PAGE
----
The feelings of advocates were perhaps best summed up in a full-page advertisement in Tuesday's Financial Times placed by Avaaz.org, an international online advocacy group. The ad showed the faces of Mr. Fukuda, Mr. Bush and Prime Minister Stephen Harper of Canada pasted onto the cutesy Japanese character branded Hello Kitty.

 

"Hello Kiddies," the headline read. "Be a Grown-Up. Set 2020 climate targets now."

 

Cutting emissions in half is just first step in curtailing warming, climate experts have long said, because the main greenhouse gas generated by human activities, carbon dioxide, can persist for a century or more in the atmosphere once released.

 

As long as more is being emitted than the oceans or plants can absorb, its concentration will rise. Such natural sinks only soak up about half of today's annual output of about 30 billion tons of carbon dioxide. And fuel emissions are projected to rise relentlessly, driven by fast-expanding economies in Asia. On Wednesday, the Group of Eight will take up the climate control issue again, this time with the so-called "Outreach Five" leaders of developing nations, including China and India.

 

Mr. Bush has insisted that no climate change agreement is workable without the participation of the so-called "major economies" --  others call them "major emitters" --  particularly China and India.

In a victory for Mr. Bush, the declaration issued on Tuesday adopts that line of thinking, as well as the White House contention that fighting global warming will require advances in clean technology as well as conservation.

 

The White House was pleased. "These are significant advances over the collective thinking," said Dan Price, Mr. Bush's deputy national security adviser and the lead American negotiator here.

 

"It has always been the case that a long-term goal is one that must be shared," said Jim Connaughton, chairman of the White House Council on Environmental Quality. "So what the G-8 has offered today is a G-8 view of what that goal could be and should be but that can only occur with the agreement of all the other parties."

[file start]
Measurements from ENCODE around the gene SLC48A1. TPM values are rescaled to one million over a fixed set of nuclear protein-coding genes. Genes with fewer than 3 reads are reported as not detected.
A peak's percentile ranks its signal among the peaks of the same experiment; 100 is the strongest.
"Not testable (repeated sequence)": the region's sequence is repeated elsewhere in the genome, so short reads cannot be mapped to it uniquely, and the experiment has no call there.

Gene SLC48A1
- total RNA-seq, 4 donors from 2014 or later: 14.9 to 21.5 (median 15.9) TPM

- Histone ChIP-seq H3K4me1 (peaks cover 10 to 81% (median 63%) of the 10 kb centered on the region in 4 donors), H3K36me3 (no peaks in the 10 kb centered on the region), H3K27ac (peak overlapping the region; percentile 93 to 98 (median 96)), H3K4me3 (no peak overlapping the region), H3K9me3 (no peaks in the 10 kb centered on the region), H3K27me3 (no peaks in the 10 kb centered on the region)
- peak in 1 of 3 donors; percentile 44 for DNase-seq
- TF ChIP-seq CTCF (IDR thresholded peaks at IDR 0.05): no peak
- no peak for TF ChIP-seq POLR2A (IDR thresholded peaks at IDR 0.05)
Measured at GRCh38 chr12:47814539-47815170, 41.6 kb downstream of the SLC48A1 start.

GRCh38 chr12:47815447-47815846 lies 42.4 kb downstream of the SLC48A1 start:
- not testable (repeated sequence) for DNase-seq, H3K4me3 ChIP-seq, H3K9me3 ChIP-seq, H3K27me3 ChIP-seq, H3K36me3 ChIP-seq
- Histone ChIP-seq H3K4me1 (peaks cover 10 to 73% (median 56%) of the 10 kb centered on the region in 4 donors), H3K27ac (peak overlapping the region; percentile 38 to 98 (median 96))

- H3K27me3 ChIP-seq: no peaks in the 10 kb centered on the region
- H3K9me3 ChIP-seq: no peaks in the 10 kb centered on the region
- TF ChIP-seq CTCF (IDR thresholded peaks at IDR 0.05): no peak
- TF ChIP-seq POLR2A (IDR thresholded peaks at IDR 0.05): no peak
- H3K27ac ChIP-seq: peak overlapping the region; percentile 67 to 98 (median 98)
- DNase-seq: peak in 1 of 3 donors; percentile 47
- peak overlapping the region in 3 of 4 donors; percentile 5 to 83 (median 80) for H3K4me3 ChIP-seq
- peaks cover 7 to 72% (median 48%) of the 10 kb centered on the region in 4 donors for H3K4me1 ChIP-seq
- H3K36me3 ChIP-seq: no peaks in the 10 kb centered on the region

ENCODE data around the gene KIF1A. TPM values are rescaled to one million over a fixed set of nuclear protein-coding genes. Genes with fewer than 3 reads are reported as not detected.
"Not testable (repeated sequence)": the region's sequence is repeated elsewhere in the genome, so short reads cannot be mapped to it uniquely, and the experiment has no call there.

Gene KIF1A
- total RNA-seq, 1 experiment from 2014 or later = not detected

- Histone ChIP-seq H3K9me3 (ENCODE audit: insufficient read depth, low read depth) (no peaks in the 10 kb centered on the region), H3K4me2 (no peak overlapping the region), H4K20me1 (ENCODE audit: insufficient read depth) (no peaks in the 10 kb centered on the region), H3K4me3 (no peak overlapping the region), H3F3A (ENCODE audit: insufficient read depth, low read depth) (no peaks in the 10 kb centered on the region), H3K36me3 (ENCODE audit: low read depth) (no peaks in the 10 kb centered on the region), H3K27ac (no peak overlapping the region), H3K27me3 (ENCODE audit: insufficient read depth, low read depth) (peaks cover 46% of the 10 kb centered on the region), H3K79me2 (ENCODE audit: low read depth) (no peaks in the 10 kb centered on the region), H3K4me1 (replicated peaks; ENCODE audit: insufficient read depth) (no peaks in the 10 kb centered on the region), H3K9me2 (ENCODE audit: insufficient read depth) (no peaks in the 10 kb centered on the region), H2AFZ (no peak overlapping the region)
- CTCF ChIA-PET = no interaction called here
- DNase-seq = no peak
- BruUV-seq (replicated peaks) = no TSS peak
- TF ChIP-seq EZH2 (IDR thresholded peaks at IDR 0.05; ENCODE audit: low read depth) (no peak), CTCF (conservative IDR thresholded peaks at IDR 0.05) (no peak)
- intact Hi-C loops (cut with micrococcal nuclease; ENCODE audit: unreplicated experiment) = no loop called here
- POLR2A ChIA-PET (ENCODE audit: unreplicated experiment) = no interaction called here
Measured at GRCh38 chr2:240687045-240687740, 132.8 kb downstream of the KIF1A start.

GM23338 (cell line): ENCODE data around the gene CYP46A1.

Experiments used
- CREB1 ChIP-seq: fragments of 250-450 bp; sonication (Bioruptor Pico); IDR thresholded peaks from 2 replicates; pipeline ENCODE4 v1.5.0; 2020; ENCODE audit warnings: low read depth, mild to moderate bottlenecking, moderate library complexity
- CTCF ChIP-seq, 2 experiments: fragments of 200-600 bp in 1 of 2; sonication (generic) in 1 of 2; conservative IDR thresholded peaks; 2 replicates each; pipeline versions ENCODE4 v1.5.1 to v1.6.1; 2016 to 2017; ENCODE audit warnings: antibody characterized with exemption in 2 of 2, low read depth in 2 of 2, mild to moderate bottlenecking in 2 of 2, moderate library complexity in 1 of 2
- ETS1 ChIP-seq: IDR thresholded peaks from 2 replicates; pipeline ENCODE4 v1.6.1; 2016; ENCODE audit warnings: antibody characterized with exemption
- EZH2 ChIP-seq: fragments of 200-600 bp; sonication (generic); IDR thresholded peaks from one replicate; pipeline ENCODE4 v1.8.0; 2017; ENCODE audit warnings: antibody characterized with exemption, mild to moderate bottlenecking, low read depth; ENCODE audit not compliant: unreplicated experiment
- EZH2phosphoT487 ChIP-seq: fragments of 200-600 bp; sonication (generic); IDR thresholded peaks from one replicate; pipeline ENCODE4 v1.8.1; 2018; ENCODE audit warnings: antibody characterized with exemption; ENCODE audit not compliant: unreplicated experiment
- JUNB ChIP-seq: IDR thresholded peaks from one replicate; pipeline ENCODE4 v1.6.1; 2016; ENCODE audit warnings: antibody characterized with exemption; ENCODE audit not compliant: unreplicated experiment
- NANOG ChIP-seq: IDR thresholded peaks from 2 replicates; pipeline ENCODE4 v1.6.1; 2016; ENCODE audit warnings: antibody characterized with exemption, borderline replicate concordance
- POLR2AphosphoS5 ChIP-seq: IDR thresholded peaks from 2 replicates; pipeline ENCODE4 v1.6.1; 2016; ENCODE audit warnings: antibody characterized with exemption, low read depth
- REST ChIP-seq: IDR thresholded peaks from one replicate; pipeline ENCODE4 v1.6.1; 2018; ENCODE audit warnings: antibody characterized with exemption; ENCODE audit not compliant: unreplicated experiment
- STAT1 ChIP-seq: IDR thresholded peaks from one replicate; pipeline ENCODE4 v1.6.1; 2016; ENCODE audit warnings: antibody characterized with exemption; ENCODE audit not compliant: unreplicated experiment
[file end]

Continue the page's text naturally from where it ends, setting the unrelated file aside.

Some advocacy groups called it a wasted opportunity and inadequate to meet the challenge of global warming, reflecting their argument that deeper cuts in greenhouse gas emissions should be enforced more rapidly.

 

Kumi Naidoo, a leader of an alliance called the Global Call to Action Against Poverty, said in a telephone interview from Japan that the G-8 action was "significantly too slow for us," calling the G-8 negotiations "a battle of words which underscores a lack of political will." He took particular issue with the White House, saying Mr. Bush had "really held back the negotiation, passing the buck to China and India and not accepting that climate change is a catastrophe that the industrialized countries have caused."

 

Another environmental campaigning group, WWF, said in a statement:"The G-8 are responsible for 62 percent of the carbon dioxide accumulated in the Earth's atmosphere, which makes them the main culprit of climate change and the biggest part of the problem."

 

But the major emitters that are not part of the G-8 -- China , India, South Africa, Mexico and Brazil -- sounded skeptical. Their leaders were meeting in Sapporo , about two hours from here, on Tuesday, to prepare for Wednesday's session. They have been pressing for the industrialized nations to commit to a short-term goal, and issued their own communiqué, saying it is "essential that developed

countries take the lead."

 

The South African minister of environmental affairs, Marthinius van Schalkwyk, issued a blistering statement criticizing the Group of Eight's climate change declaration, calling it a concession to "the lowest common denominator" and "regression from what is required to make a meaningful contribution to meeting the challenges of climate change."